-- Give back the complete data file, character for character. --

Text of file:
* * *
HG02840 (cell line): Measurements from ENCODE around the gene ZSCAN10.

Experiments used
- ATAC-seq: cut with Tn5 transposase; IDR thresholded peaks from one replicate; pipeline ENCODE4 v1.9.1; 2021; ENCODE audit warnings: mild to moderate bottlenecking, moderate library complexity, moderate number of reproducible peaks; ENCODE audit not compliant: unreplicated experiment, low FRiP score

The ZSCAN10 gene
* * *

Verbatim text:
HG02840 (cell line): Measurements from ENCODE around the gene ZSCAN10.

Experiments used
- ATAC-seq: cut with Tn5 transposase; IDR thresholded peaks from one replicate; pipeline ENCODE4 v1.9.1; 2021; ENCODE audit warnings: mild to moderate bottlenecking, moderate library complexity, moderate number of reproducible peaks; ENCODE audit not compliant: unreplicated experiment, low FRiP score

The ZSCAN10 gene